Trillium Book Awards Author Reading 2015

Ten Questions with Joey Comeau

Share |

August 31, 2010 -

Open Book: Toronto:

Tell us about your latest book.

Joey Comeau:

One Bloody Thing After Another is a zombie novel where your mom is the first person who turns, and what are you supposed to do? You can't kill your mother, even if she's a monster now. You keep her downstairs, you protect her, and now your only problem is what do you feed her?

It's a novel filled with bloodied headless ghosts and vomiting ghosts and unexpected first loves and adorable but powerfully stupid dogs. It is fun and horrible and sad, and maybe you will like it.

Anyway that's the "short synopsis" I wrote for it.

OBT:

What was your first publication and where was it published?

JC:

That's a tough one! Some embarrassing poetry in a cyberpunk zine, I think, when I was still in high school. But the first fiction was a short story about a brownstone apartment building adrift in space. It crashes into a spaceship. That was my first paying story! A lot of my early published fiction was science fiction. I love science fiction.

OBT:

Describe a recent Canadian cultural experience that influenced your writing.

JC:

I have no idea what this means. Margaret Atwood and I got in an arm wrestling competition, and she won. Of course she won. With that god damn robotic arm. Douglas Coupland sat next to me on a plane and wouldn't stop talking about his disgusting veiny grape being removed. At least it wasn't his "art." Everywhere I go, people are playing Stuart Maclean and his f**king turkey voice on the radio.

OBT:

If you had to choose three books as a “Welcome to Canada” gift, what would those books be?

JC:

I would give Tekkonkinkreet, which is by Taiyo Matsumoto. The Complete Plays of Sarah Kane, by Sarah Kane, a brilliant British playwright suicide case. And Steve Martin's Born Standing Up. And a note! A note that reads "Welcome to Canada, we're aware of the rest of the world."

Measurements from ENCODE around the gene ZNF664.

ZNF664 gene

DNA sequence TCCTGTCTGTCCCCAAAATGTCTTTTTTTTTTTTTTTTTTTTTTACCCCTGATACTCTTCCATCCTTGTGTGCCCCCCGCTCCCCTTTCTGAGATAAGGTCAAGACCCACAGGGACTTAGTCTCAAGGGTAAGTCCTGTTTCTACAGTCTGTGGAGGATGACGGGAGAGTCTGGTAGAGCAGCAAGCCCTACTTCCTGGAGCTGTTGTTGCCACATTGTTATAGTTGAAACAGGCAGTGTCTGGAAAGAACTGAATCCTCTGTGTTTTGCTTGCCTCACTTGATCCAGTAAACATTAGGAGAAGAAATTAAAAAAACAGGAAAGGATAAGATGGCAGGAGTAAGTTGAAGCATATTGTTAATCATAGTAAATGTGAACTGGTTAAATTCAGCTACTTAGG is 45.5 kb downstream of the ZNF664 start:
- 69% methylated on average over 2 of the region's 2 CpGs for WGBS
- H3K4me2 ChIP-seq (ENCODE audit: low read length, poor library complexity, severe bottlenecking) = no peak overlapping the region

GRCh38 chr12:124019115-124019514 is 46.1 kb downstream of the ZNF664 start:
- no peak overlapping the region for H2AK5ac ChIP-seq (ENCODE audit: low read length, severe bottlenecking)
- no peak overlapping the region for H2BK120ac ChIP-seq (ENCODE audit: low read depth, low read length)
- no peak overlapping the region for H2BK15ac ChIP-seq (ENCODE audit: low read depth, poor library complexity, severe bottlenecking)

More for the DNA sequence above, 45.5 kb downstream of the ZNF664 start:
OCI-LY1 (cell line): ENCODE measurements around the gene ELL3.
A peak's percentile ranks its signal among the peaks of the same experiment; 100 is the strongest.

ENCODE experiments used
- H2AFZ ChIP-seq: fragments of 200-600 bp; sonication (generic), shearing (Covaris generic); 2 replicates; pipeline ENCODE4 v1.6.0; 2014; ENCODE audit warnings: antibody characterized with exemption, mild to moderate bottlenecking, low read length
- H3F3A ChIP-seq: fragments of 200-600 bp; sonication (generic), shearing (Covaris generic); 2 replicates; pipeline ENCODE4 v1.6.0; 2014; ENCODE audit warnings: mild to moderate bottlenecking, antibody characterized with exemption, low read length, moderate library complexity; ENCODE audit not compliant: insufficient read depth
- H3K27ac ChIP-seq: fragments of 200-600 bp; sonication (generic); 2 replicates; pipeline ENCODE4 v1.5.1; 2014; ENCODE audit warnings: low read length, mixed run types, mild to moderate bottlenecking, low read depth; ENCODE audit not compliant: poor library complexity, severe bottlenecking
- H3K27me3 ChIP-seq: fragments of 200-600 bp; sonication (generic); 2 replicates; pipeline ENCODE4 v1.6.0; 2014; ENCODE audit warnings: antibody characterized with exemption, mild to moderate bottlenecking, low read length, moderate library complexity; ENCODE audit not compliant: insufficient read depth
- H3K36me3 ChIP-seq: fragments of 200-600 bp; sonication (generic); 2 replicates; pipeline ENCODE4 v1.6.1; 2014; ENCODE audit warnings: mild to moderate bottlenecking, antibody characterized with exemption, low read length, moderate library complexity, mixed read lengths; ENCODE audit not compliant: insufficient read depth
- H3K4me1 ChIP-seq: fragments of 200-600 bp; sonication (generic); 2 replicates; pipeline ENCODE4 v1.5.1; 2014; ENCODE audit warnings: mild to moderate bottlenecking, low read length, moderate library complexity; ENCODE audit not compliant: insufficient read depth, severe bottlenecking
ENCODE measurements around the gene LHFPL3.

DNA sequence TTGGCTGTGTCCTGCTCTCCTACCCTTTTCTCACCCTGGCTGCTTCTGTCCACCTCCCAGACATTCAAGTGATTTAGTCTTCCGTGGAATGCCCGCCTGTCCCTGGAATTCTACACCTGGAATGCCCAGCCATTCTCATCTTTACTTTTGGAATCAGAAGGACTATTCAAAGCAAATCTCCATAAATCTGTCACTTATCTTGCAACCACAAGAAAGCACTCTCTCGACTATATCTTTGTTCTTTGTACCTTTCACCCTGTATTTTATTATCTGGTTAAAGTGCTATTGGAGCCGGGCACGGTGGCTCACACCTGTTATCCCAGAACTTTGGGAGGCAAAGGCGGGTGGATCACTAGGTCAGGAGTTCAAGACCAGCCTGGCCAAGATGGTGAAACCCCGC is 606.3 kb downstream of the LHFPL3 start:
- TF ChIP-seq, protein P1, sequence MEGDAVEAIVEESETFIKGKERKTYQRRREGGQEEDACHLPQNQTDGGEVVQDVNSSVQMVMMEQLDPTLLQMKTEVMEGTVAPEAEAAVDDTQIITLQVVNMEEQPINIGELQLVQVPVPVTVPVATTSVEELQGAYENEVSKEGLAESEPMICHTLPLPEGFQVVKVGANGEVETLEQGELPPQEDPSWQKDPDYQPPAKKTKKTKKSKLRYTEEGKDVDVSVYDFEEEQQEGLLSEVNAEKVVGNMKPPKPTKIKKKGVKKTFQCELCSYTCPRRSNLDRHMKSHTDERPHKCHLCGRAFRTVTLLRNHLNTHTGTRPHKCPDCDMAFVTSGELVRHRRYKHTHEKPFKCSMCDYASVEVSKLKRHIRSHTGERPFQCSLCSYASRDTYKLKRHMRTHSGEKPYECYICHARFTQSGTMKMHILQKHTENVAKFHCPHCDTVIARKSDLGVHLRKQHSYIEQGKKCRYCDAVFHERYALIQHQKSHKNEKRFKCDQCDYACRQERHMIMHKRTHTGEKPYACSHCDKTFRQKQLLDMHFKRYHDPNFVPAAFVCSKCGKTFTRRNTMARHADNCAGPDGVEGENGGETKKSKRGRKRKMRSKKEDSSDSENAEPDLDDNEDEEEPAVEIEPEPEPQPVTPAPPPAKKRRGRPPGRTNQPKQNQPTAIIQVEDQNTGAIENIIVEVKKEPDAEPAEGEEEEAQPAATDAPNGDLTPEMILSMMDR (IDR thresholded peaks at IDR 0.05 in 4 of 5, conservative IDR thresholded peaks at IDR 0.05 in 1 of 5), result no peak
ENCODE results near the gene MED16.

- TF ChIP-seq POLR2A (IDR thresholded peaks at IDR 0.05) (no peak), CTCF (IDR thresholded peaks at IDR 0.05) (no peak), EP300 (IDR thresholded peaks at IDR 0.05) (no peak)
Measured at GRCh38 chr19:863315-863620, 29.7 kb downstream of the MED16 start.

OBT:

Describe your ideal writing environment.

JC:

I like quiet, when I am writing, which is roughly 20 percent of the time. When I am thinking, I like loud music, and pacing around, or laying face down on the floor. It has to be loud music, and it has to be so familiar that my brain doesn't pay too much attention to it. Stimulating but not interesting!

OBT:

Is there a book that you think you should have read by now but haven’t?

JC:

I stopped feeling like this a while ago. I used to think, "Oh shit, I should have read Proust! What kind of writer hasn't read Proust?" But then I read a bit or Proust, and thought, "This is okay, but I could read twenty 'okay' books in the time this bastard will take to read." There are too many good books to read out there, which makes it easy to not sweat any one in particular.

OBT:

What are you reading right now?

JC:

We Have Always Lived in the Castle, by Shirley Jackson! She's so great. It's dark and creepy, and funny as hell. Next up in her book, The Haunting of Hill House. I love the old version of the Haunting movie.

OBT:

Do you have a specific readership in mind when you write?

JC:

I try not to, but of course you do. When you write something, and people really like a particular aspect, you keep that in mind. Maybe you tell yourself, "Oh this is what I am really good at," which isn't a writing motivation that I find satisfying. What I am good at, and what people like isn't always going to be what I am interested in writing.

OBT:

What are you working on right now?

JC:

A novel called Bible Camp Bloodbath, which is both a title and a synopsis. It is a horror movie of a novel. The last half is murder. Children and counsellors being murdered gleefully by the villain. They never kill kids in horror movies. Hardly ever. It's an untapped source of grisly discomfort! I love horror movies. I have loved them since I was a little kid, and this is the most fun I've ever had writing a book. Just letting go and writing the most horrible things. Laying the plot out like a movie's structure. Planning the scenes like the reader is a camera. Faking the audience out. Twists and turns! Gore. Oh, so much gore.

OBT:

Do you have any advice for writers who are trying to get published?

JC:

Sure, just write. Write something that you think is good. If it's good, I think you won't have all that much trouble finding somewhere to publish it, especially not in the small press. There are new presses all the time, it seems like! Hungry for new up and coming writers! The real trick is this: If it's not good, you're going to have to figure that out for yourself, because nobody is going to tell you. Your friends won't. Publishers won't. They'll just say it's not for them, and what can you do with that? If nobody says it's bad, the temptation is to look for other explanations. You'll come up with all kinds of reasons why it hasn't been accepted — the economic climate, politics, how difficult it is to get published — but that's just your own way of not telling yourself it might be bad. Of course maybe it's crazy and brilliant and nobody understands its genius, but really take a look at it.

Related item from our archives